This text belongs to the file titled “Five Years after the visit of Barack Obama to Cuba.
Within a few weeks, five years will have passed after the visit of president Obama to Cuba. As it happens with many events, the pictures that circulated in the media from the very beginning of this visit, as well as the inner mechanisms of memory, have contributed to mythologize them with some sort of mark. Given these circumstances, Temas invited a group of scholars on inter-American relations from the United States, Latin America and the Caribbean, and particularly from Cuba, to reflect on their connotation. We are retrieving these observations because of their effectiveness to think critically and equably about some problems of today and about future scenarios.
*Published on April 6, 2016
I write these words after seeing an already immense mass of comments before and after the visit of President Barack Obama to Cuba, coming from different authors and with different judgments. I will therefore focus my observations on what I consider to be the challenges that the so-called "normalization process" will face from now on.
- The unusual visit of a president of the United States to the Republic of Cuba, accompanied by his family and a huge entourage of advisors and guests, closes the first stage of the normalization process initiated on December 17, 2014 with the well-known statements of U.S. President Barak Obama and Cuban President Raul Castro. This stage marked the beginning of normalization of diplomatic relations between both States and governments, some steps toward economic opening, authorizations to exchange some goods and services—particularly in communications and transportation—and the signature of some cooperation agreements.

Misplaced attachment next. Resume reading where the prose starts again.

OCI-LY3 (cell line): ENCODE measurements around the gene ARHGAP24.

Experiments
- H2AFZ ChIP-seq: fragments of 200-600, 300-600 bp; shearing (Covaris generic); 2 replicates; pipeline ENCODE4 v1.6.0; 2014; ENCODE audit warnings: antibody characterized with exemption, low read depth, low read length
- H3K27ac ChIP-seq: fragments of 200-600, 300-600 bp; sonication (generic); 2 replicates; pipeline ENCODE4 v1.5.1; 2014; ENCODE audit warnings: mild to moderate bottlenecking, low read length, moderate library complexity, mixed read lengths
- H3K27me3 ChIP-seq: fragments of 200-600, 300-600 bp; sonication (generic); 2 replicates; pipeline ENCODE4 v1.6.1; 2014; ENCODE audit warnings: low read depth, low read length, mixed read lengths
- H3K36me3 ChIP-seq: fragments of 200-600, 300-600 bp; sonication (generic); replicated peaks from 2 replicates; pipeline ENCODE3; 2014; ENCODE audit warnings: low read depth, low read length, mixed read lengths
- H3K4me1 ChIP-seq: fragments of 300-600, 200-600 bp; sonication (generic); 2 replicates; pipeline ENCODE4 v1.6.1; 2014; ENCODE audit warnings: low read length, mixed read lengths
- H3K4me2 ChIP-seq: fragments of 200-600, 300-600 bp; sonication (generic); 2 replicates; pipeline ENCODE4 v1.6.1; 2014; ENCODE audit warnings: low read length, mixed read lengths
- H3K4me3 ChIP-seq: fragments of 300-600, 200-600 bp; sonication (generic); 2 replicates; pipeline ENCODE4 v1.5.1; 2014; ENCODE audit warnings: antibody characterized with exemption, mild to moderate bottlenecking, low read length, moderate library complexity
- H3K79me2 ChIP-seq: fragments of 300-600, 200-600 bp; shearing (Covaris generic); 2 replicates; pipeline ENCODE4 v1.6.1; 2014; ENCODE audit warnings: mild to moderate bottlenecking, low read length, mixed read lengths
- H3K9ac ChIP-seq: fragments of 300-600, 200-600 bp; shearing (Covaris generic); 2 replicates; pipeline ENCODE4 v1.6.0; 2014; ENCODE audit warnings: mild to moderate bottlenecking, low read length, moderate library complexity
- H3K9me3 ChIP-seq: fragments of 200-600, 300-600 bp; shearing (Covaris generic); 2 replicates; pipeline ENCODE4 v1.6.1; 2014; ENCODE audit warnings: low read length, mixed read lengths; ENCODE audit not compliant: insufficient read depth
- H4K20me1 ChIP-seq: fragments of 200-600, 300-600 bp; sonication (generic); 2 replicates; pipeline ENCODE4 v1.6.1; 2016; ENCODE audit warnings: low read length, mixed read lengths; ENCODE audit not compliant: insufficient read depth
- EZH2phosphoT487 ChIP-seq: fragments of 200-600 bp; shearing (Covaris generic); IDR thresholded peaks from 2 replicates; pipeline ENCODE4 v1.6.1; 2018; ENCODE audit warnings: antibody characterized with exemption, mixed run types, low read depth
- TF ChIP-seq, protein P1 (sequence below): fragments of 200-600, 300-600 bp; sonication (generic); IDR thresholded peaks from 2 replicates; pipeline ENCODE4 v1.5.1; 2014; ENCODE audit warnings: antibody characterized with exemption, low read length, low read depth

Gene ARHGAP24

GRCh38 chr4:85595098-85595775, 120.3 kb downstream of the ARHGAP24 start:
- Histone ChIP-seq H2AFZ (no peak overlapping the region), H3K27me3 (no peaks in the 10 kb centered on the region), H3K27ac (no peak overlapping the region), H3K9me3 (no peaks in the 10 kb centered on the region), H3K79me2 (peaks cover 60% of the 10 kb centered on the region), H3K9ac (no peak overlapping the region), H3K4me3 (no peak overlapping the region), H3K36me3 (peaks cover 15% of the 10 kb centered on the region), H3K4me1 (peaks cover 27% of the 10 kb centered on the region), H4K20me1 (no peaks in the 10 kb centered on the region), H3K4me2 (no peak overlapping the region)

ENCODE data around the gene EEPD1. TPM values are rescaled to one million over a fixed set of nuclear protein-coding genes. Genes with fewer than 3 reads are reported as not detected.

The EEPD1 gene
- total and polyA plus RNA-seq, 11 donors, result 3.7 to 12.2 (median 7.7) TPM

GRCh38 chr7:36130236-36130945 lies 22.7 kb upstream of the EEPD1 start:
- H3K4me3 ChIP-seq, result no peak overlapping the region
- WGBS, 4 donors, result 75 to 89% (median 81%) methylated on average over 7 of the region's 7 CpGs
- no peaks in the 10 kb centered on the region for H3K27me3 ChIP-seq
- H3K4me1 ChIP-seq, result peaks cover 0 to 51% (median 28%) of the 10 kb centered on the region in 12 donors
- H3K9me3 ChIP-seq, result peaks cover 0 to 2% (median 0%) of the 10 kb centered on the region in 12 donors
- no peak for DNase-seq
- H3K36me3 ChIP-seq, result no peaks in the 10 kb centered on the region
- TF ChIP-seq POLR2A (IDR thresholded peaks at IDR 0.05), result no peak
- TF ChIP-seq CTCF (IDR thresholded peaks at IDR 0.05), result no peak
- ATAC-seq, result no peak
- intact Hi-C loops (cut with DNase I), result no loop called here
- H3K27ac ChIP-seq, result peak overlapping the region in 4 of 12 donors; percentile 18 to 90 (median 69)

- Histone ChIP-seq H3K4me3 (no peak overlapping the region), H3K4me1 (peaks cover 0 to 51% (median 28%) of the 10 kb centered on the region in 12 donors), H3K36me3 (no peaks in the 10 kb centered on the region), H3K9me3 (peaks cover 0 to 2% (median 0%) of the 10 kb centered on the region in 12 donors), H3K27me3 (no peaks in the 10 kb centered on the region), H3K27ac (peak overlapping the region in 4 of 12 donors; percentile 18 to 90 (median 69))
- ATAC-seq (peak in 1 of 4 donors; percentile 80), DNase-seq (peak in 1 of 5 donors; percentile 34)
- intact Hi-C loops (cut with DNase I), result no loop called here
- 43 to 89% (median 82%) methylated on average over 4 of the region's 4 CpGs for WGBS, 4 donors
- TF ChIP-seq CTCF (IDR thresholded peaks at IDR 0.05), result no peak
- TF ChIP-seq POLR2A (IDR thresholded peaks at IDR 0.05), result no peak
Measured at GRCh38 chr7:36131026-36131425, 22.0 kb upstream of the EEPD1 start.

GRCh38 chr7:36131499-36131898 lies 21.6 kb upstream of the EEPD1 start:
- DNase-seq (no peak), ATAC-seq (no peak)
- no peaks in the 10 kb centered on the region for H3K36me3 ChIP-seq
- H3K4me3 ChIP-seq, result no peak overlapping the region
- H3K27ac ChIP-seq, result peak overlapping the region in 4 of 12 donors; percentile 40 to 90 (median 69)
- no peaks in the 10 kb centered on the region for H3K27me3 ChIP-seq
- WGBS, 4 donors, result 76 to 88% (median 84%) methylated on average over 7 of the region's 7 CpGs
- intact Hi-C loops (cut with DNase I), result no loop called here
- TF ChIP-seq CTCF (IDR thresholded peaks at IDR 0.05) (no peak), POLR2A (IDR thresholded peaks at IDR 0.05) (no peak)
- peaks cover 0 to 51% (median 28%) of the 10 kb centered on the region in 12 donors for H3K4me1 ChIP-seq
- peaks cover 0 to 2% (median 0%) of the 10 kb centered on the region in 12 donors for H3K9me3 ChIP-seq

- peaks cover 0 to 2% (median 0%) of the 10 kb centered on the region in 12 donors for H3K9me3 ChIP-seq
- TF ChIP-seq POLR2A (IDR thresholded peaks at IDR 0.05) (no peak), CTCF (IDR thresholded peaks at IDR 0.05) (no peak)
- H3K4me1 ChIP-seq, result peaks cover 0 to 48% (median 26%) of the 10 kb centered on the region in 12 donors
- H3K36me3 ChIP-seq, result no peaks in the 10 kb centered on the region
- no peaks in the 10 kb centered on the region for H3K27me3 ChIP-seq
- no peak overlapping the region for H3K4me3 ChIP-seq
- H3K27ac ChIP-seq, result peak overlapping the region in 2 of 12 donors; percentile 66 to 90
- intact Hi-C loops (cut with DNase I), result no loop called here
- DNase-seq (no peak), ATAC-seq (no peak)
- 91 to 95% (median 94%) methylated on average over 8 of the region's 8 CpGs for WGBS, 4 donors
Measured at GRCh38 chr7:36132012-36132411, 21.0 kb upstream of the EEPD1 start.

Obama's visit to the island would contribute to make the normalization process "irreversible", reinforce its "historical legacy" and test the U.S.’s ability to influence the internal Cuban scenario and sectors of its society. In this regard, we can consider Obama's visit as a success in terms of image and social communication.
The Cuban government had made it possible to begin negotiations by making them no longer conditional on the prior removal of the U.S. economic and financial blockade against the country. Now it has favored their continuity by receiving the U.S. president with the declared intention of addressing sectors of the Cuban population as the culmination of previously announced actions to influence a change of regime in Cuba, by other means.
The Cuban government has tried to compensate for these U.S. gestures and intentions with repeated declarations about the present and future conditions of this “normalization process”, such as respect for the Cuban people’s unrestricted sovereignty and self-determination; the negotiation of their differences on equal terms; relations based on international law; and full independence concerning foreign policy. Future experience will tell us how viable this normalization process turns out under these conditions.